“There is really, then, no limitation outside our own ignorance, and since we all can conceive a greater good than we have so far experienced, we all have within our own minds the ability to transcend previous experiences and rise triumphant over them…” (Ernest Holmes, from “Can We Talk To God?”)
More is more, so says the hobgoblin of the American spirit, that creature of capitalist delights sitting on a shoulder, whispering the sweet nothings of one’s lack. A barrage of messages making everything someone else has something one does not. The grass is always greener on the other side in the land of lack. “I have not found myself” is the cliche of he or she who journeys in the valley of loss. Every shopping venture that ends with having bought too much, every sigh at seeing the happiness of a relationship you are not in, sprouts new weeds of self-doubt and misery. We all see it in the endless grappling to reach “the top,” we all feel that niggling question that if only I had “x” then the world would be a place of sunshine and rainbows, of free-flowing streams of love and the constant budding growth of health and energy.
This fundamental perception is self-perpetuating. When one begins with lack, then lack is all one sees. Each new possession, relationship goal met or job found is shaped and molded by the beat and drum of a mind set upon filling an inexhaustible gullet of more is more. There is nothing “good enough” because “enough” is never satisfied, never filled. Lack of love brings forth the notion that all relationships are at some level wrong or deluded. Lack of money promotes the idea that the social pie has already been eaten or taken away by someone else. Lack of wholeness continues to seed a world “lost in sin,” where shame is indelibly linked to existence. This space is not without a degree of comfort. The tyranny of low expectations smothers the flames of possibility effectively and without much fuss, leaving behind a merely vague feeling of emptiness, of a nebulous something that could have been.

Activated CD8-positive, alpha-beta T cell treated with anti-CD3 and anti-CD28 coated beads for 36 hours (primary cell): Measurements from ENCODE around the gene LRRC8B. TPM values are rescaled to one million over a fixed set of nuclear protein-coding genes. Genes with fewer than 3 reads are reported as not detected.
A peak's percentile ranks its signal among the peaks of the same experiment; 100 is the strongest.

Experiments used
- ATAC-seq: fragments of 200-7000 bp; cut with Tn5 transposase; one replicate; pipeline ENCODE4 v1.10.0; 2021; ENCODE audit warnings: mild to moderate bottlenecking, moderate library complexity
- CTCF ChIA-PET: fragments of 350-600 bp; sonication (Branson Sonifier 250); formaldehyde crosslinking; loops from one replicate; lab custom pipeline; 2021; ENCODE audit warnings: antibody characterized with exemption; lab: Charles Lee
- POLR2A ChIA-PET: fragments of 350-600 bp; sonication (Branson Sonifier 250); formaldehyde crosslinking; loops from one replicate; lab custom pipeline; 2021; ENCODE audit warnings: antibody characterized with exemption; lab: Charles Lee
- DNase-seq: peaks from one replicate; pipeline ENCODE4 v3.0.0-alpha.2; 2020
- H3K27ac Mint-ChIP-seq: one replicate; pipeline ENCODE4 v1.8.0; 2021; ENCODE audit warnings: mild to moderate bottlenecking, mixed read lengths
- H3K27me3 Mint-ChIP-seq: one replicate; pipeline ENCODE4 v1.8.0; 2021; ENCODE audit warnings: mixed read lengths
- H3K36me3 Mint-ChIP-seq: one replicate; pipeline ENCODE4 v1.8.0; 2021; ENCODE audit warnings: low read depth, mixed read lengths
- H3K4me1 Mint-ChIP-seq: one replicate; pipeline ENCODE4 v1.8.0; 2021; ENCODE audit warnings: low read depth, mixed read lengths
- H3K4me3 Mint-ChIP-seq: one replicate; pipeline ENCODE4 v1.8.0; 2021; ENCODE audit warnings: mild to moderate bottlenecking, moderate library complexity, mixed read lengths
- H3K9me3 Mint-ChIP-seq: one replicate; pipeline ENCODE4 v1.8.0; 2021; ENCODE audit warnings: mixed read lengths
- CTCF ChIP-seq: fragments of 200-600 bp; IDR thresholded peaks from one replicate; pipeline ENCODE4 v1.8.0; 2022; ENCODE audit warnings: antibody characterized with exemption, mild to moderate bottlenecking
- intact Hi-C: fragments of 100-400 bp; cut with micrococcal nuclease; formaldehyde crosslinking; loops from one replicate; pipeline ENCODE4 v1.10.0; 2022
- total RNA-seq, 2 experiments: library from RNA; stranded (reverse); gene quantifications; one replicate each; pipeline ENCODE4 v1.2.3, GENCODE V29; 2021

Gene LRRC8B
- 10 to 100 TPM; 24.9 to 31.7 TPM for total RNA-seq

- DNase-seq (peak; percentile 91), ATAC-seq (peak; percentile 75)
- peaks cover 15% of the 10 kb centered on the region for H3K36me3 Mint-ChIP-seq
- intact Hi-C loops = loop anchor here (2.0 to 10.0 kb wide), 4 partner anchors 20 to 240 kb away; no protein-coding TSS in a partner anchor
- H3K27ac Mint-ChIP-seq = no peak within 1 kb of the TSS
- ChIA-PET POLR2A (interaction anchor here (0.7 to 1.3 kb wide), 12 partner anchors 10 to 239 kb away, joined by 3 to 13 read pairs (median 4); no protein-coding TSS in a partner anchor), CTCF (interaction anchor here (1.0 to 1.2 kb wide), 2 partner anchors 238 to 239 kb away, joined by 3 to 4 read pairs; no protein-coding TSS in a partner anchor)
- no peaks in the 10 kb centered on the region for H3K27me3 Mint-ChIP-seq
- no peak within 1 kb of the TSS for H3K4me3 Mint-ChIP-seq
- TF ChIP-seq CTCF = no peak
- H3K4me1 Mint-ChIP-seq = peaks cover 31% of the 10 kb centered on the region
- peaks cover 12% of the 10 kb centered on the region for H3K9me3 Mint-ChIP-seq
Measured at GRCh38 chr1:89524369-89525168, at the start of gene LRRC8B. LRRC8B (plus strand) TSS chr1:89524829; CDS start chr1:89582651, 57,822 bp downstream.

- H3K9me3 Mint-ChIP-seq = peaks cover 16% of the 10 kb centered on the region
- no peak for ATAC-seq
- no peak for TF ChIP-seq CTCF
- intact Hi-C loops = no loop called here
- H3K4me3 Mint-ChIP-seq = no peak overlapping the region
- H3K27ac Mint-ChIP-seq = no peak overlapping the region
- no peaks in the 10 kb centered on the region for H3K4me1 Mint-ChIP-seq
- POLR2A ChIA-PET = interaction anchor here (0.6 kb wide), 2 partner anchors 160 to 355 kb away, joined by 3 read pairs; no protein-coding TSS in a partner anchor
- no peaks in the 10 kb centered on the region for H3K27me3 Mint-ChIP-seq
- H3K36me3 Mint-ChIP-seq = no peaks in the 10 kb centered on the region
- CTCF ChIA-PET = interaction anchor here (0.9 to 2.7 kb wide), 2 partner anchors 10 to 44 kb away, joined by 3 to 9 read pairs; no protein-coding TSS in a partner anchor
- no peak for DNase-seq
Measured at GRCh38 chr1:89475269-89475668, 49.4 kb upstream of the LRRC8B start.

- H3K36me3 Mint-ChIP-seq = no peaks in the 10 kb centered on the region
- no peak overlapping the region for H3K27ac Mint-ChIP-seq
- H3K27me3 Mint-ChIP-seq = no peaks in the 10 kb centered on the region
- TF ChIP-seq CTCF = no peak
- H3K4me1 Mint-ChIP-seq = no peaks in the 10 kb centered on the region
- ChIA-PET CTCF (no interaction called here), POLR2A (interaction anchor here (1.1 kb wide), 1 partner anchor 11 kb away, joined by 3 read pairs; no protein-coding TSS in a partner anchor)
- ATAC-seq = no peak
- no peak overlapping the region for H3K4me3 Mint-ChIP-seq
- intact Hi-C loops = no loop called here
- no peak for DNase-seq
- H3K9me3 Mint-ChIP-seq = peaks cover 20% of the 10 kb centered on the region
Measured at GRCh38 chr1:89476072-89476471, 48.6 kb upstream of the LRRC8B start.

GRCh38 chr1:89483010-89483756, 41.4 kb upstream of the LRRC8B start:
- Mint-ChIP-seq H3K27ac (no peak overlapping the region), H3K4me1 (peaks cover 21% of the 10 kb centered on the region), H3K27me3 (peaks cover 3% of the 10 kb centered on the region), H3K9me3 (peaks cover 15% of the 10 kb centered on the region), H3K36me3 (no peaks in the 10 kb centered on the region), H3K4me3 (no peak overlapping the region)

“We must find new meanings to life if we hope to create new images which, in their turn, will supply new reflections” (Holmes). What if, for a moment, the thought of lack is replaced with that of plenty? I am not asserting that reality be ignored.
There are very real issues of hunger, financial ruin and social isolation which are truly experienced with all their accompanying difficulties. Circumstance is not here what I speak of, rather the perspective that narrows or expands the potential vision of our experiences and acquired meaning.
A mentality of lack sees only limitation and therefore further builds lack everywhere through the paucity of experience. A mentality of plenty sees potential within the experiences that are already being had, with an eye towards responses we had previously been incapable of seeing. Clouds in the sky that used to contain a storm here become canvases of imagination. Finding $5 in the wallet becomes having more than what was known before. Having no plans for an evening turns into opportunities for self-exploration and seeking out social gatherings. Looking at the happiness of other relationships becomes enjoyment in the ability to empathize and feel a version of that joy.
In every notion of lack lies the kernel of plenty’s birth. There is nothing “only” about what one finds in the mirror, in the day planner, and in the account. Instead there is what is and “enough” takes care of itself. New opportunities do not present themselves to the blind, for imagination needs fuel to build new structures on the foundation of reality. We come into this universe screaming and hollering, not out of a sense of loss, but from a bone-deep realization that there is so much waiting to be experienced. Dwelling in the realization that life is a constant unfolding of potential made actual, the fruit of our activity’s labor, can bring contentment regardless of the form our lives currently take. There are always more forms for us to explore, always more potential waiting to be made real.
© David Teachout
Ernest Holmes, “What Religious Science Teaches: A New Thought Primer”